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Julia Indivero

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These last couple weeks of my internship have been a lot of tying up loose ends. Last week, I was busy getting prepared for the final presentation and poster for the symposium in Newport. It took a lot of work, but it was fun to bring together everything that I’ve been working on this summer […]

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This past week was devoted to the August fish seining in South Slough. Since I already spent one blog post describing the process (http://wp.me/p64Blw-1cd), I figured that for my blog post this week I would highlight some of the fish species that we have been encountering during the seining. The Pacific staghorn sculpin (Leptocottus armatus) […]

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Week 6: Crater Lake

Posted by: | August 6, 2017 | 2 Comments |

This past weekend, a bunch of the Sea Grant scholars went to Crater Lake National Park. I had only ever been to one other national park, so since Crater Lake is only a few hours from Charleston, it was one of the top things on my list to see this summer. We first hiked to […]

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July has passed in a blur, and it’s somehow already August, with only four weeks left in Oregon. I’ve had–during the Sea Grant camping trip to the Tamolitch blue pool, and Crater Lake National Park—which I’ll hopefully get to in another blog post. This week, though, I wanted to give an update on the green […]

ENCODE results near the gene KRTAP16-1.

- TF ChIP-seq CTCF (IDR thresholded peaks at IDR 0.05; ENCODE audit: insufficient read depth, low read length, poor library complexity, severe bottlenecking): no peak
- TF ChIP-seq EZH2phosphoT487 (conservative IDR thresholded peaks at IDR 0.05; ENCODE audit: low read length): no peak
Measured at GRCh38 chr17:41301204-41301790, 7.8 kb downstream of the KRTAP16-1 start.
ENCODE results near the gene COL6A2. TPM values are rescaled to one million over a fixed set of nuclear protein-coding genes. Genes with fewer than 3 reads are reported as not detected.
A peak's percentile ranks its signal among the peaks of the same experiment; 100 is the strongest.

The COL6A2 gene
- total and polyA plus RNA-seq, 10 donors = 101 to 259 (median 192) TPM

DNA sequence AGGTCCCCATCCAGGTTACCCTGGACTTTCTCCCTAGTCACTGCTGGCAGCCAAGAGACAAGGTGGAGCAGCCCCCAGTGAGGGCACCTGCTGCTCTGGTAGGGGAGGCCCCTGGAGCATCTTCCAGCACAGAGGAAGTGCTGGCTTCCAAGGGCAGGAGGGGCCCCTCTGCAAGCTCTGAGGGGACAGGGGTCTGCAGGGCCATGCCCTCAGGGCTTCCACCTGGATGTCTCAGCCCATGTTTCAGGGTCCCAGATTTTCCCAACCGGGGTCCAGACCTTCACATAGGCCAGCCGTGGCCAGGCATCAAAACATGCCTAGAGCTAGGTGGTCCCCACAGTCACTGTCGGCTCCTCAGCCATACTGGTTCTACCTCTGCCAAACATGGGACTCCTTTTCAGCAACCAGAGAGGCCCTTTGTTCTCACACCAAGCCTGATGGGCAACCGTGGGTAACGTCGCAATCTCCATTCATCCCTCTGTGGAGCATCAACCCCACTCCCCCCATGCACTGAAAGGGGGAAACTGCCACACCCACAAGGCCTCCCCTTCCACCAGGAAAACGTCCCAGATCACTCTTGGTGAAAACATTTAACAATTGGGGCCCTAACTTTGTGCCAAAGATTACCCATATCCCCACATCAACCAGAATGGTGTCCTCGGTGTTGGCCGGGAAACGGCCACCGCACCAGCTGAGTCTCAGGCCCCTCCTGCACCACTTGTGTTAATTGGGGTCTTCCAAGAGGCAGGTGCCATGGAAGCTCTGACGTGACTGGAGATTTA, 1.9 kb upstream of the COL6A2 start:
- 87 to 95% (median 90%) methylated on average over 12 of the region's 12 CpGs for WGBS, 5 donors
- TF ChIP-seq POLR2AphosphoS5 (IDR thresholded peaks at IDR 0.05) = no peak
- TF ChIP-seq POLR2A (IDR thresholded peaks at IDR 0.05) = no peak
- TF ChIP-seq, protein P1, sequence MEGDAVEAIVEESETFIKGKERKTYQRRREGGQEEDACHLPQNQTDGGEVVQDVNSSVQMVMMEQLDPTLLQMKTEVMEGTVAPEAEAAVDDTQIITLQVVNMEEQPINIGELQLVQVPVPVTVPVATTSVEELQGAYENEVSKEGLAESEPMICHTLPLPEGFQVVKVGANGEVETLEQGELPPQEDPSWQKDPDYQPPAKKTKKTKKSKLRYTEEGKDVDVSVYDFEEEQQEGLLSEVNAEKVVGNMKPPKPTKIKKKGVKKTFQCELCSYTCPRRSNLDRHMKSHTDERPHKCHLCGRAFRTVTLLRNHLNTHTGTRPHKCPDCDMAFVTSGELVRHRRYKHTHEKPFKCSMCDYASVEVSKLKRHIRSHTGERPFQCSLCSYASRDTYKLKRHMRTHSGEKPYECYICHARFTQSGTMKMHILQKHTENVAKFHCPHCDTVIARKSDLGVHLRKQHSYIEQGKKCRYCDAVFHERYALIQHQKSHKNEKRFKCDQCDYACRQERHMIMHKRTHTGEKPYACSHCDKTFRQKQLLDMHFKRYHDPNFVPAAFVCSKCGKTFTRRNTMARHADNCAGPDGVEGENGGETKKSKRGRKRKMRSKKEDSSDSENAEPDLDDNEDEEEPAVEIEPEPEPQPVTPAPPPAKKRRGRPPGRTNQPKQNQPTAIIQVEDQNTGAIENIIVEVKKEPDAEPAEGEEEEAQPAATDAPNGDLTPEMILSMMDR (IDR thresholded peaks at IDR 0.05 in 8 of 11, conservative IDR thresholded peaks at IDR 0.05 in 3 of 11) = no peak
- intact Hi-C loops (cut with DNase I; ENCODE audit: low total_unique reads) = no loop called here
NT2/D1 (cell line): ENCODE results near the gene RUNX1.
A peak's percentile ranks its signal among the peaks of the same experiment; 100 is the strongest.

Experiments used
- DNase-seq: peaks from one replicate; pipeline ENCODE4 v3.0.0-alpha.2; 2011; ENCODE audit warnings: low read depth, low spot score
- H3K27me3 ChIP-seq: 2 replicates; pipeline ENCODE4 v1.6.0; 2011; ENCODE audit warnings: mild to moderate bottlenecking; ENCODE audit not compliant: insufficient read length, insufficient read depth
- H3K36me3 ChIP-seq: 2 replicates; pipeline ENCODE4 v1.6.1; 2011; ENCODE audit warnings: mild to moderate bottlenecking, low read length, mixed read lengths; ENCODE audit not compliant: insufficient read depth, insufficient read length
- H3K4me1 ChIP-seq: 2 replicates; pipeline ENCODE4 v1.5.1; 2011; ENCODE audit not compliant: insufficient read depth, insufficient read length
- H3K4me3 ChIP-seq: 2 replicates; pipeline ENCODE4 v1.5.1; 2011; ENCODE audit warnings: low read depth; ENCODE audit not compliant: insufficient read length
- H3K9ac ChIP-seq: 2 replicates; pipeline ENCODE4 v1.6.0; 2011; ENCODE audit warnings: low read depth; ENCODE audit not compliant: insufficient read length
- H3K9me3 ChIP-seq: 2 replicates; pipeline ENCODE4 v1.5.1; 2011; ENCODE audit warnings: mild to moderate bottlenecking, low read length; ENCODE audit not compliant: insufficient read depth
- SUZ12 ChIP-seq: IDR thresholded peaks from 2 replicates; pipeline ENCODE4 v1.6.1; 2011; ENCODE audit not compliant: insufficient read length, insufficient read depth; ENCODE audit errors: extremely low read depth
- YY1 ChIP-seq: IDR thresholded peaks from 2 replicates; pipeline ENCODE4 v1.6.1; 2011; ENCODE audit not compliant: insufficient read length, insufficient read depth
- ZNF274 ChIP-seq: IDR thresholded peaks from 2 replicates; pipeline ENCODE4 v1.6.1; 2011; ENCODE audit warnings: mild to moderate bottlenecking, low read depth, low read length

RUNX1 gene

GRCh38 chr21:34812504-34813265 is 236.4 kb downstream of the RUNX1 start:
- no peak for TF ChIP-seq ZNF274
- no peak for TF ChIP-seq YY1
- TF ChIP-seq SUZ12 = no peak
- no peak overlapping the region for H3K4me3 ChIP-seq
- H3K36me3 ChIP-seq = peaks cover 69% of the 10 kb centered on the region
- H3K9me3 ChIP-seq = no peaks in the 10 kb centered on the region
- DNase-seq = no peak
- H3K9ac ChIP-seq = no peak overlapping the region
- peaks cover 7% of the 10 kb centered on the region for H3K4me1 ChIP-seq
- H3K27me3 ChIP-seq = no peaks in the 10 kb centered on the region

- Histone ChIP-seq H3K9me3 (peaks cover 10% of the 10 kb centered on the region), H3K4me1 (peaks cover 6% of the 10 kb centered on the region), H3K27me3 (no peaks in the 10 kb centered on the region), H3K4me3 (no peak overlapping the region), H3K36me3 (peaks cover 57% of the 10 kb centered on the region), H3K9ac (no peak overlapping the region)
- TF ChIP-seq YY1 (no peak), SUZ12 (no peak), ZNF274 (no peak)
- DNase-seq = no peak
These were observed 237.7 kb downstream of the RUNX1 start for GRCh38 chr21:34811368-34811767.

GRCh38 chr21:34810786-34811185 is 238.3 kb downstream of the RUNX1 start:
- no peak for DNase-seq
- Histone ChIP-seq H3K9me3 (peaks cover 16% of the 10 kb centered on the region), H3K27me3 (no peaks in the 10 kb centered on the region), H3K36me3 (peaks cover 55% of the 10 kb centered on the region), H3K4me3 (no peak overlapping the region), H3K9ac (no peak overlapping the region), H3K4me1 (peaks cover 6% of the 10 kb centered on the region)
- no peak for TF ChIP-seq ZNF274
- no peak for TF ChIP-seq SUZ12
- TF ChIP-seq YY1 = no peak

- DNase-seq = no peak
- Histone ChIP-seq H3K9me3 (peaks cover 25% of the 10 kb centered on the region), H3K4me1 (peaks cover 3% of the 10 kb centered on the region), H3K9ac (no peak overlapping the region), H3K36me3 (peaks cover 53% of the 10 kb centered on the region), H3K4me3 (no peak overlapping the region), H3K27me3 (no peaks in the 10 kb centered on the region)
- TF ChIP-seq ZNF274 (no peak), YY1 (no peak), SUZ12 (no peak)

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The South Slough–and estuaries in general–are important spawning and nursery grounds for many marine fish species. However, the last time that there was a comprehensive assessment of the fish community in the South Slough was back in 1987. So approximately two years ago, the South Slough received funding to monitor the fish populations again. Once […]

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In addition to the fun of catching green crabs over the past few weeks, I have also been able to explore some of the sites around Charleston and in central Oregon. In just a 20 minute drive from the South Slough offices down Cape Arago Highway, there are a series of beautiful spots along the […]

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This week, green crab monitoring was in full swing. We sampled across five different sites throughout the South Slough, setting 12 crab traps at each site. Everything went pretty smoothly—except for getting stuck to the mud up to our thighs at one point. We had been warned about the mud here, but we were not […]

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Week One: Green Crabs

Posted by: | June 25, 2017 | 1 Comment |

This summer, I will be interning for the South Slough Estuarine Research Reserve (SSERR), near Coos Bay, Oregon. I mainly will be working on monitoring European green crabs (Carcinus maenas), one of the most invasive marine species. Native to the Atlantic coast of Europe and northern Africa, green crabs were first documented on the East […]

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